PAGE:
Yet another fake hate crime, and yet another that made international headlines, while it is virtually certain that the news that it was yet another hoax will hardly be reported anywhere. Genuine “anti-Muslim hate crimes” are thin on the ground, contrary to the ubiquitous propaganda about Muslims in the West facing widespread persecution, discrimination, and harassment. But Muslim groups are trying to use these hate crimes to impose criminal penalties on criticism of Islam, as in Canada with Motion M-103, and so when they don’t exist they have to be invented. There are, indeed, so many “anti-Muslim hate crimes” that turn out to have been faked by Muslims themselves that it calls into question whether any of these incidents ever really happen at all. It is a peculiarity of our peculiar age that victimhood would be a prized and coveted status, such that people would fabricate incidents in which they were treated cruelly or brutally, but this is the world we live in.
In this case, Khawlah Noman is only eleven years old. So the question arises: did she fake this incident in order to get out of a dangerous situation with her parents, like Yasmin Seweid, or was she put up to this by some unscrupulous victimhood-monger in the Muslim establishment in Canada? There should be an investigation. But there will not be.
“Alleged attack on hijab-wearing girl didn’t happen: Police,” by Joshua Freeman, CP24.com, January 15, 2018 (thanks to Watcher):
After investigating an incident where an 11-year-old girl alleged a man cut off her hijab on her way to school last week, police now say the event does not appear to have happened.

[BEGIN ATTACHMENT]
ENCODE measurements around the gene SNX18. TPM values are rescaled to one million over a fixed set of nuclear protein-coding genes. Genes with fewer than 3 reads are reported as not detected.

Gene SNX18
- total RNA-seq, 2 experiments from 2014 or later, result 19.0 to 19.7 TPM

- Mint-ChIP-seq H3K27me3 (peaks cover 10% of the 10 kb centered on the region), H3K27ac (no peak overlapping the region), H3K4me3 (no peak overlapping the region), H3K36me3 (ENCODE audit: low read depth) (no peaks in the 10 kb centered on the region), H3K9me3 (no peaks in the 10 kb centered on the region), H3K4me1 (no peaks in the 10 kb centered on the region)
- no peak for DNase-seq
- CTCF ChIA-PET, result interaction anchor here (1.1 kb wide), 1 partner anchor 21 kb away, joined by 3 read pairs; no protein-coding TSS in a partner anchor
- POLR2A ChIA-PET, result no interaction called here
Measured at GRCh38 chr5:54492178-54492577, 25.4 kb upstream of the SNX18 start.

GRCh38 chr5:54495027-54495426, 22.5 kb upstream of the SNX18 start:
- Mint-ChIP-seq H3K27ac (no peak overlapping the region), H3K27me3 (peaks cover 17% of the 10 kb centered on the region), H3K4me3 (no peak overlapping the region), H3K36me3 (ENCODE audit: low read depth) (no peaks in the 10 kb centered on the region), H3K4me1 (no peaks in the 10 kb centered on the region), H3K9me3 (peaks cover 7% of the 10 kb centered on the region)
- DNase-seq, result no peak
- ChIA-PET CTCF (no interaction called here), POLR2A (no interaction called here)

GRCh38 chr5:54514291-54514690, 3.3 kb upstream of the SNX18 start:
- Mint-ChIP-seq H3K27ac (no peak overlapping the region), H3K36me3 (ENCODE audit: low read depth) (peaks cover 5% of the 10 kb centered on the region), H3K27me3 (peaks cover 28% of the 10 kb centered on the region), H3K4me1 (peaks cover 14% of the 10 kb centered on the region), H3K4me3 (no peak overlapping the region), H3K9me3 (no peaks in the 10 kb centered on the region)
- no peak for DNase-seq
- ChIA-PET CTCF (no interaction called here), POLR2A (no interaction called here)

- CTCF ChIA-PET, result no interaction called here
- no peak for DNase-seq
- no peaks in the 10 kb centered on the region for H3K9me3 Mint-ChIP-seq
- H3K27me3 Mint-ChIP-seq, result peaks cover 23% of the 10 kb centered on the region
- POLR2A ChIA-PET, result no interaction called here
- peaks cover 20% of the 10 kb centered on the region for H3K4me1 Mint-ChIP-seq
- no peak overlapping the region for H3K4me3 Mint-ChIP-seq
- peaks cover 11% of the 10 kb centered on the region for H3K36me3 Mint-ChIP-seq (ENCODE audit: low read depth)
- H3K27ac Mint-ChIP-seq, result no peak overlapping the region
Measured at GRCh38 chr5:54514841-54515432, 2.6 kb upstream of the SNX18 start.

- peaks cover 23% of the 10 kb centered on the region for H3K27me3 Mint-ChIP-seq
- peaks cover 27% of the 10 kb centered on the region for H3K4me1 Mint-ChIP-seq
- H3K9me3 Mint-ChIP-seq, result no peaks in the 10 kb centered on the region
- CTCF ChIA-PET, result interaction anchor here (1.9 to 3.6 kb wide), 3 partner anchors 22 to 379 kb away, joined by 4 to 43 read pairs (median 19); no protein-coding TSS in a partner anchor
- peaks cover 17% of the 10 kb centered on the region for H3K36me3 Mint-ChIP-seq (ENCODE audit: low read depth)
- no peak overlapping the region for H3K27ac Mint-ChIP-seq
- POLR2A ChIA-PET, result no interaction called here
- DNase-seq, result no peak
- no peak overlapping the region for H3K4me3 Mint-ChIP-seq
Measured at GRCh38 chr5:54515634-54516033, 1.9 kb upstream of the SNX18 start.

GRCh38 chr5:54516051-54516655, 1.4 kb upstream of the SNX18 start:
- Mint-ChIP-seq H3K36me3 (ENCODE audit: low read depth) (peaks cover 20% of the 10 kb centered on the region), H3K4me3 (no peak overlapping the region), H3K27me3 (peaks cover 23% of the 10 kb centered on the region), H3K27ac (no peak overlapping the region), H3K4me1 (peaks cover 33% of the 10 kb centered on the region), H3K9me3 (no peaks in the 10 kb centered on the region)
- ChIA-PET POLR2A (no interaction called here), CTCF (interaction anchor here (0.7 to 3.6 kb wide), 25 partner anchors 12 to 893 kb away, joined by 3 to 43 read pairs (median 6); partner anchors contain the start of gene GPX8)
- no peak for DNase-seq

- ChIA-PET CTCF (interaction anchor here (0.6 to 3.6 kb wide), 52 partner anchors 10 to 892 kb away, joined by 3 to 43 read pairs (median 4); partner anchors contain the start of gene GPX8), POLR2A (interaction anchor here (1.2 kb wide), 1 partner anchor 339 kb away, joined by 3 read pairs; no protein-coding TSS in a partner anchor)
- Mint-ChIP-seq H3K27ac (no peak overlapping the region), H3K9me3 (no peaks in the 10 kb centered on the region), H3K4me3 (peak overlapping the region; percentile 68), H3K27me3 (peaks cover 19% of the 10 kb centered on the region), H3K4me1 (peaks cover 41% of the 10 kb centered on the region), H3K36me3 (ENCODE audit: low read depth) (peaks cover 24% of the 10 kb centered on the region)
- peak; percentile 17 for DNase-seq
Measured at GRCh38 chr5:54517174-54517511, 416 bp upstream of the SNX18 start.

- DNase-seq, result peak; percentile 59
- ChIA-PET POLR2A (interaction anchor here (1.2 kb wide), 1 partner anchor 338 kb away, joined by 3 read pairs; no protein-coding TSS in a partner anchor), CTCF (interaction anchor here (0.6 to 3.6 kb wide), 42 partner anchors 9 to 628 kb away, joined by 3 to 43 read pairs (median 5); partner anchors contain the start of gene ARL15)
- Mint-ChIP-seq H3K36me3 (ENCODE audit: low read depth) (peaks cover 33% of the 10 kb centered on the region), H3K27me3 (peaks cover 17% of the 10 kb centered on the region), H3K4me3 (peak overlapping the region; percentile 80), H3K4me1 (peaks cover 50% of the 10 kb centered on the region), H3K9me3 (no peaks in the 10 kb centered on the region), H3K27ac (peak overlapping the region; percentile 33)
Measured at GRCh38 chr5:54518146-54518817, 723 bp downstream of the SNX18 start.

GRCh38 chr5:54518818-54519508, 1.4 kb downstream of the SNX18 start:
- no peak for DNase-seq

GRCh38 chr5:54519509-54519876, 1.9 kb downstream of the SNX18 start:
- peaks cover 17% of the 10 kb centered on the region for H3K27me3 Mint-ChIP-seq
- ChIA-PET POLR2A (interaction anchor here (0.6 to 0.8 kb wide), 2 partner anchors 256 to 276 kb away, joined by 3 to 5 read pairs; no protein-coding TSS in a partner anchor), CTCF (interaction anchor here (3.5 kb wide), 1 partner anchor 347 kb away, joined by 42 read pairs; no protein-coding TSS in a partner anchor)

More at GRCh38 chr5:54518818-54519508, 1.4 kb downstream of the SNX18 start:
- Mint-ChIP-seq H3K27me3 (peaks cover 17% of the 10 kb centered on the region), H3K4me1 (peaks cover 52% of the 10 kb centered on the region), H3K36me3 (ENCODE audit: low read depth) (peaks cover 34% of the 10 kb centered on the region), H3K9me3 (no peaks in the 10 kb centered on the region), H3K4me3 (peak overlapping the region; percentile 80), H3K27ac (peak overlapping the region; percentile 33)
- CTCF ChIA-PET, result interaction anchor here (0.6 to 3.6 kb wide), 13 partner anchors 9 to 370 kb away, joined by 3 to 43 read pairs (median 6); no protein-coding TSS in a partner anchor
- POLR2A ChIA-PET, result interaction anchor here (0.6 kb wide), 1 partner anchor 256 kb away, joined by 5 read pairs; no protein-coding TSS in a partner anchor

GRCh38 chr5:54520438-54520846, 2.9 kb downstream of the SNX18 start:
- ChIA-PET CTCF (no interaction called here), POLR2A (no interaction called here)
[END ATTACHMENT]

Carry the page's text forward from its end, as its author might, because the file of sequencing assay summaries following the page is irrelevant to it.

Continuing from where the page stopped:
On Jan. 12, the girl told police that she was on her way to Pauline Johnson Public School in Scarborough when a man dressed in black came up behind her. She said the man pulled off the hood to her jacket and cut off her hijab with a pair of scissors before fleeing the area.
Toronto police responded and said they were investigating the alleged incident as a hate crime.
However police said Monday morning that after a thorough investigation, they don’t believe the incident happened.
“After a detailed investigation, police have determined that the events described in the original news release did not happen,” police said in a statement.
Police spokesman Mark Pugash declined to call the incident a hoax, but said police now consider the investigation closed.
“We are very thankful that this assault did not in fact happen. We won’t be commenting further,” the Toronto District School Board said in a short statement.